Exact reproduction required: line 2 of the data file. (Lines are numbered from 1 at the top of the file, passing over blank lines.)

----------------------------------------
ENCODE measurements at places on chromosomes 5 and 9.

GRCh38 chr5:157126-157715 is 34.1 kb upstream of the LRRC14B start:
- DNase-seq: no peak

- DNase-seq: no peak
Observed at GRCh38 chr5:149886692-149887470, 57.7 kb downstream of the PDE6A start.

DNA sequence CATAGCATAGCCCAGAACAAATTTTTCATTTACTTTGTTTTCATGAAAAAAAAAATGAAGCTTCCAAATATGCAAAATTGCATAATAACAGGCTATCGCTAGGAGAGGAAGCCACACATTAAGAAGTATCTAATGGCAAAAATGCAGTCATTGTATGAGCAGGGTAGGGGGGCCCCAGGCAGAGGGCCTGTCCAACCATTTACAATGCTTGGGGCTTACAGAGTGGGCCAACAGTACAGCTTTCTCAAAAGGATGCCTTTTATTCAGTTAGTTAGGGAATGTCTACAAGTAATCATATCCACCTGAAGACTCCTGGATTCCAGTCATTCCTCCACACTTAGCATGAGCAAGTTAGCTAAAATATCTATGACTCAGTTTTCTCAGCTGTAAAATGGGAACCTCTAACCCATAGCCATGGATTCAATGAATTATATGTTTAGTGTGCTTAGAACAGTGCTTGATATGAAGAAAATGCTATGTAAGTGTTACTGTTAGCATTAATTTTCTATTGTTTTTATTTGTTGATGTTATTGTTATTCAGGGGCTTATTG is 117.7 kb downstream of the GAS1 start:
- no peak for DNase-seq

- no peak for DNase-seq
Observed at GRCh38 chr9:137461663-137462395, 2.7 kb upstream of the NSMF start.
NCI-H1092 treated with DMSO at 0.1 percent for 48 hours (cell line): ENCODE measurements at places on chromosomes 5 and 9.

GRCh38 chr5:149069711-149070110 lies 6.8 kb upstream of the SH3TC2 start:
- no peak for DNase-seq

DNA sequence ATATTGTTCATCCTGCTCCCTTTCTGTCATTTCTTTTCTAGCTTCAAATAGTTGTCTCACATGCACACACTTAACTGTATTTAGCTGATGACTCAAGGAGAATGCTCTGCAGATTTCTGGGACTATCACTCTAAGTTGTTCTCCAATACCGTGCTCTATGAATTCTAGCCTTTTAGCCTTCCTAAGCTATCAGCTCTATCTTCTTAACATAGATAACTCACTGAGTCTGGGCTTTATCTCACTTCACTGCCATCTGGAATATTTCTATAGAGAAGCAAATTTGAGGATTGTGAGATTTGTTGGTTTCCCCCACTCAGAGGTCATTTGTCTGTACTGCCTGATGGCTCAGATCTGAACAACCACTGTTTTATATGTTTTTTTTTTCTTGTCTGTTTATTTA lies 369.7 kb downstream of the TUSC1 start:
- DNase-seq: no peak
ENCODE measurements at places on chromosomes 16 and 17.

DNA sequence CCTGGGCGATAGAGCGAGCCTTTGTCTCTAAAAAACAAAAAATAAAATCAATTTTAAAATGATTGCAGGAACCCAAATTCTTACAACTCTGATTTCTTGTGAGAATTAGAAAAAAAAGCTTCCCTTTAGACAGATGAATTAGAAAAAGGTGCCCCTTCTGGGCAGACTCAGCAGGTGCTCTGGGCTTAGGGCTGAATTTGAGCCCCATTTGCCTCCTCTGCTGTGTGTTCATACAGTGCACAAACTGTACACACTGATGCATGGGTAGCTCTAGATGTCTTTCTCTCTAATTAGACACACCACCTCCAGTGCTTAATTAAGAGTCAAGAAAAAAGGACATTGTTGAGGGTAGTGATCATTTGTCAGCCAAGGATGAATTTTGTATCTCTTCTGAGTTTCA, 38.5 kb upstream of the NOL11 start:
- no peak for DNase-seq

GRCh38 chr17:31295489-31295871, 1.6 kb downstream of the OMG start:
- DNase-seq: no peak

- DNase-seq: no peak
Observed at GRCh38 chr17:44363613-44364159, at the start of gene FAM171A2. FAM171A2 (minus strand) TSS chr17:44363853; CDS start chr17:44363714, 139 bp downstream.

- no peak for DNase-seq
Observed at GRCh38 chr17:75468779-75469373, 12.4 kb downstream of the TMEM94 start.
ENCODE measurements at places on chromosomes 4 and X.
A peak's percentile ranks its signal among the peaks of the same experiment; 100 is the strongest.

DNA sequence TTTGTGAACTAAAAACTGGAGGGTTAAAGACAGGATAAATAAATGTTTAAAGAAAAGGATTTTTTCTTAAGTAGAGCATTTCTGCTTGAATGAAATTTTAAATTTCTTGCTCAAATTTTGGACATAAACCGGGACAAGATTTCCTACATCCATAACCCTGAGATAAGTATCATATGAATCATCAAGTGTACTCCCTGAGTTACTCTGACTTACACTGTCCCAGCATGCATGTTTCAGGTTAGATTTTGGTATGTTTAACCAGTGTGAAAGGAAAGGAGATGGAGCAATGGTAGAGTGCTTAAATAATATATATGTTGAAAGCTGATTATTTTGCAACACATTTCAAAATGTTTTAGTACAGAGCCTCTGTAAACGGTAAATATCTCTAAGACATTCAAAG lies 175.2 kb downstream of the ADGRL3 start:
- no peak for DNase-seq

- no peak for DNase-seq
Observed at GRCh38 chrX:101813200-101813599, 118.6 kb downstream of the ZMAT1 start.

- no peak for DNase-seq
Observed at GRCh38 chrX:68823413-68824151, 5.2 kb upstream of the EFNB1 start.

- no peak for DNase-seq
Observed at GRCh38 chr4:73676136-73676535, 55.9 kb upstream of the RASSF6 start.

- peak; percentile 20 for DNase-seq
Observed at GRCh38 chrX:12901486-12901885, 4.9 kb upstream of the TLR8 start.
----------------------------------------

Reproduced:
GRCh38 chr5:157126-157715 is 34.1 kb upstream of the LRRC14B start: